I’ve heard several reasons trotted out by businesses and various lobbies as to why large projects (many with components such as ore and fuel concessions, ports) get delayed or face hurdles. They blame villagers at project sites. They blame the greens. If they can, they blame Maoists. Some blame Aruna Roy for pushing the Right to Information campaign. Others blame Arundhati Roy for righteous indignation.
But they rarely blame themselves although the way they conduct business is the primary cause why projects generate both bad blood—literally, when reluctant landowners and residents in intended project areas are threatened, beaten, shot and sometimes, killed—and bad press, in these days of robust multimedia.
State governments and the central government tend to be equally blissed out in denial of complicity in the process of presumptuous project planning and arrogant execution.
Whatever the merits of the project, the ongoing Posco saga belongs to this category. (Indeed, the Posco deal has the added complication of being honeyed along using the cause of bilateral relations between India and Pohang Iron and Steel Co.’s home country, South Korea.)
At the root of the problem is not the litany of protests by locals and activists against the proposed $12 billion project that envisages a mammoth 12 million tonnes per annum (mtpa) steel plant in eastern Orissa, a private port, large township and captive iron ore mines in the north of the state. Or the negation this past week of the environmental clearance given to the project by the National Green Tribunal, which feels the project should be gauged in its entirety, overriding earlier clearances procured for the initial phase by Posco and its sponsor, the government of Orissa.
That the tribunal passed judgement only days after Prime Minister Manmohan Singh assured President Lee Myung-bak and investors in Seoul that his government is “keen to move forward” with the project seven years in the making, and spoke of India’s “rule of law” that sometimes hinders “progress”, only served to underscore the manner in which projects are hustled in the first place.
I would put the practice of scoring MoU points by various state governments as the first brick in the wall. Memoranda of understanding are signed by businesses with governments at private meetings and investment jamborees without ground-level scan of a potential project site. The state’s assurance is seen as being enough.
The second oversized brick arrives when consultancy “suits” parachute in to gauge project viability without factoring in local sentiments and livelihoods. The third, fourth and fifth bricks are cemented by corporate social responsibility professionals, government officials and suspect environment assessment agencies that work to acquire land, even misrepresent patterns of land use and habitation to ensure that acquisition; and tell the world that a few primary schools, primary healthcare centres, a sports scholarship or two, and state-mandated land prices should entirely mitigate local livelihood issues and concerns. And, of course, that some trees would be planted to offset loss of foliage, water bodies and water supply.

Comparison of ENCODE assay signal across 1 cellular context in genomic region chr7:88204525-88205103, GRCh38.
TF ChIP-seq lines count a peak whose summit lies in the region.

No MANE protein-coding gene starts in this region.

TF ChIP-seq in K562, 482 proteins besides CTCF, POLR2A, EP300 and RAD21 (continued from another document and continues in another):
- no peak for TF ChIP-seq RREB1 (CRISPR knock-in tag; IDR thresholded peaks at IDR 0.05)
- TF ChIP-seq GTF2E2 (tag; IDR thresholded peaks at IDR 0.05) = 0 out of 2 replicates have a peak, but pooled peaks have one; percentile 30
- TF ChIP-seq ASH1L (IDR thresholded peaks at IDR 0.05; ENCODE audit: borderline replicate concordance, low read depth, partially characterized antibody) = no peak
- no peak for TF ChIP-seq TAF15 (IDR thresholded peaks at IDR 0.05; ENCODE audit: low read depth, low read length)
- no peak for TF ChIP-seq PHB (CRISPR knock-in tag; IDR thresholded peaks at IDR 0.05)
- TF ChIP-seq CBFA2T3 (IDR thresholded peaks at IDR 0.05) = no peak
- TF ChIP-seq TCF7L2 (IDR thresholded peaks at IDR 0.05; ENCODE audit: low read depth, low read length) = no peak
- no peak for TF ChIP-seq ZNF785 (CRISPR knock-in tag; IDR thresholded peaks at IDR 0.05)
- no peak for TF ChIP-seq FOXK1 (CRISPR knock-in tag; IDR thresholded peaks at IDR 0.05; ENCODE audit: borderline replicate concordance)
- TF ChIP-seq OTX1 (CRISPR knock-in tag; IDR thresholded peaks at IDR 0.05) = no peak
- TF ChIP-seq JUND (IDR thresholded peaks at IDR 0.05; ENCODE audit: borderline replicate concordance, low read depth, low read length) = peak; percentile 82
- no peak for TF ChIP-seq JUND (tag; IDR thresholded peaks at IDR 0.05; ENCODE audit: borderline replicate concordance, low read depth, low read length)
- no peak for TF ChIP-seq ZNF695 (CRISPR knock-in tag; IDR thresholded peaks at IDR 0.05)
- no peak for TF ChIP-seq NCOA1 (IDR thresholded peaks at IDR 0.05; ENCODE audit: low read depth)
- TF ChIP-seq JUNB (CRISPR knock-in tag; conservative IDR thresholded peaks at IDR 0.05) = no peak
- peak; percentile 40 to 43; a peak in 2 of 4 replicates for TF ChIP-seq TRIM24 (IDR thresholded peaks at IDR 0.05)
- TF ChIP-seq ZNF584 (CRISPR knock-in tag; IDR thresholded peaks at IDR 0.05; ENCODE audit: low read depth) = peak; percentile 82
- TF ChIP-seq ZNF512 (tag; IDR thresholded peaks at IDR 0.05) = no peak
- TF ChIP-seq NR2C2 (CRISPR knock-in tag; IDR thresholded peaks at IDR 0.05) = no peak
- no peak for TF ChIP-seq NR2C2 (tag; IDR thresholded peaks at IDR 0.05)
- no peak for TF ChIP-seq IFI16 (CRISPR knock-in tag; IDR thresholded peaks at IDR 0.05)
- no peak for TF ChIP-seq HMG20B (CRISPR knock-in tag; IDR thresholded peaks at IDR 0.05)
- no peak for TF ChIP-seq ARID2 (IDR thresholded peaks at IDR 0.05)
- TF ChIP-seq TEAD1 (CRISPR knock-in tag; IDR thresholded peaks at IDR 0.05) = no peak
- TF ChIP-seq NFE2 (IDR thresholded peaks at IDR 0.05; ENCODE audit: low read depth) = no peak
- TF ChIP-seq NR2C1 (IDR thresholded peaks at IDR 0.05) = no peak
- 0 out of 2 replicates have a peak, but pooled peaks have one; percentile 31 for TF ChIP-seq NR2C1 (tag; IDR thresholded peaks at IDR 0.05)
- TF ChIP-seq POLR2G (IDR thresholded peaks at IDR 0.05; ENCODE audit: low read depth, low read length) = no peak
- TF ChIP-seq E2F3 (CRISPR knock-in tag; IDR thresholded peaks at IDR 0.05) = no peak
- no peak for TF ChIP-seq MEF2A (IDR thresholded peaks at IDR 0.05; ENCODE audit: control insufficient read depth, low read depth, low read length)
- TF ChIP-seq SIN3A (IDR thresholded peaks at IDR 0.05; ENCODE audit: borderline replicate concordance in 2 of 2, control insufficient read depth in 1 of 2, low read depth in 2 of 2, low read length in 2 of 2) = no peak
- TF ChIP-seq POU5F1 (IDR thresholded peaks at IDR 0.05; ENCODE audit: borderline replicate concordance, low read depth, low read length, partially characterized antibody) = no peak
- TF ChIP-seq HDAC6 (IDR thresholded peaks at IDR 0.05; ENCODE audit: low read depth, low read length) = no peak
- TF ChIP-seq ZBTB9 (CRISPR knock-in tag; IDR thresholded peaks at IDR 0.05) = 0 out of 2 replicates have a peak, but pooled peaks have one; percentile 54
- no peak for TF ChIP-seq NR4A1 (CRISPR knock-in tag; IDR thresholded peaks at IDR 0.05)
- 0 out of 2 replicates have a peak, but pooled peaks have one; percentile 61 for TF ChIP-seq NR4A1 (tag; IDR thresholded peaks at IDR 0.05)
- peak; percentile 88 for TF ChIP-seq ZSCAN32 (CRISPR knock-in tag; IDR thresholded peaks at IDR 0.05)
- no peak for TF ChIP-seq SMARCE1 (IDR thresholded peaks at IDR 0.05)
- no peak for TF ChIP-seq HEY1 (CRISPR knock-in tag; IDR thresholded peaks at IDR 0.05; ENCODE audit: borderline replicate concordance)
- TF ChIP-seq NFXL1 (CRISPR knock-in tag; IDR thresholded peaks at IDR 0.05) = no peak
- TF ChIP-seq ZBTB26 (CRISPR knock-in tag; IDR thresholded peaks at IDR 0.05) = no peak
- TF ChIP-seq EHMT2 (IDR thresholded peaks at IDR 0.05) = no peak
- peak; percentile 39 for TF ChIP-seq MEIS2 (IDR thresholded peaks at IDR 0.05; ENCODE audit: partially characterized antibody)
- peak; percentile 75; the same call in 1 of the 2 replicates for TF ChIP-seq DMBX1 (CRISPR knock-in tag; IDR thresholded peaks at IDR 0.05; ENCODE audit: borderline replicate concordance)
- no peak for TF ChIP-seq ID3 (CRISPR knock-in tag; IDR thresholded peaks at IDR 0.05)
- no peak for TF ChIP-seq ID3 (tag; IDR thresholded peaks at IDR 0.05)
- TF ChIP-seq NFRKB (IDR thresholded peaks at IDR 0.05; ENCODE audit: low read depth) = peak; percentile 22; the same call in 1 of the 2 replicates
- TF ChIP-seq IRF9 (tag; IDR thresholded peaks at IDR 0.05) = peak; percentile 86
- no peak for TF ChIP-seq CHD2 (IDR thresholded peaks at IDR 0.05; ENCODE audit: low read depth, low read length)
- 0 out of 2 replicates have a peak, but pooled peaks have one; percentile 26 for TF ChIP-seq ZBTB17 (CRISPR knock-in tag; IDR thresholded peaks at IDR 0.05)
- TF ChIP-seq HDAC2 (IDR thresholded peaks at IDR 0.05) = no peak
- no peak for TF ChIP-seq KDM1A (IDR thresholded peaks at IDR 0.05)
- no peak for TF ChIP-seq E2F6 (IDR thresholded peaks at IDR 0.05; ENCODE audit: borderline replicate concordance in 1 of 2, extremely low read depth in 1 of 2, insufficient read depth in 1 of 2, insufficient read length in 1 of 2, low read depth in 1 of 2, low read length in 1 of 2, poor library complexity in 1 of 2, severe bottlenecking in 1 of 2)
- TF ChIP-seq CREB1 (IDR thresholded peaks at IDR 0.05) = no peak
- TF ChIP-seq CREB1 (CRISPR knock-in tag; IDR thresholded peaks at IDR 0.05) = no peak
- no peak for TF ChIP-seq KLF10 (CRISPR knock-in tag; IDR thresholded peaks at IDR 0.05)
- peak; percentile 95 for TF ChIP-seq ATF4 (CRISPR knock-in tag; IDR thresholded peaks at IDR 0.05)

Other bricks are provided when the state uses its strong arms—bureaucracy, police and, famously in the case of West Bengal this past decade, the ruling Communist Party of India (Marxist)’s political machinery—to coerce land acquisition, and intimidate local populations to agree to pricing and rehabilitation and resettlement packages. Fast and loose clearances have been known to be provided by various ministers of environment and forests, finance, mining, coal, in New Delhi and state capitals.
When locals, investor watchdogs, public interest professionals, activists and media take a battering ram to this wall built on weak foundations, the blame accrues to them. When an environment minister like Jairam Ramesh does the job his predecessors and colleagues in other ministries ought to have done, he is soon pressured and posted out. And business celebrates its liberation from the clutches of reason, transparency and due process, freed from rightful compliance to pursue pliant “stakeholders”. If an entity extricates itself from the self-inflicted nightmare of loss of face and opportunity on account of wilfully permitting strong-arm land acquisition for its intended project, the blame is passed on to the state’s presumption and arrogance, not its own.
Watch such spaces of slippage. That’s where several corporate histories are truly written.
Sudeep Chakravarti writes on issues of conflict in South Asia. He is the author of Red Sun: Travels in Naxalite Country and the soon-to-be-published Highway 39: Journeys through a Fractured Land. This column, which focuses on conflict situations that directly affect business, runs on Fridays.
[Source – Livemint]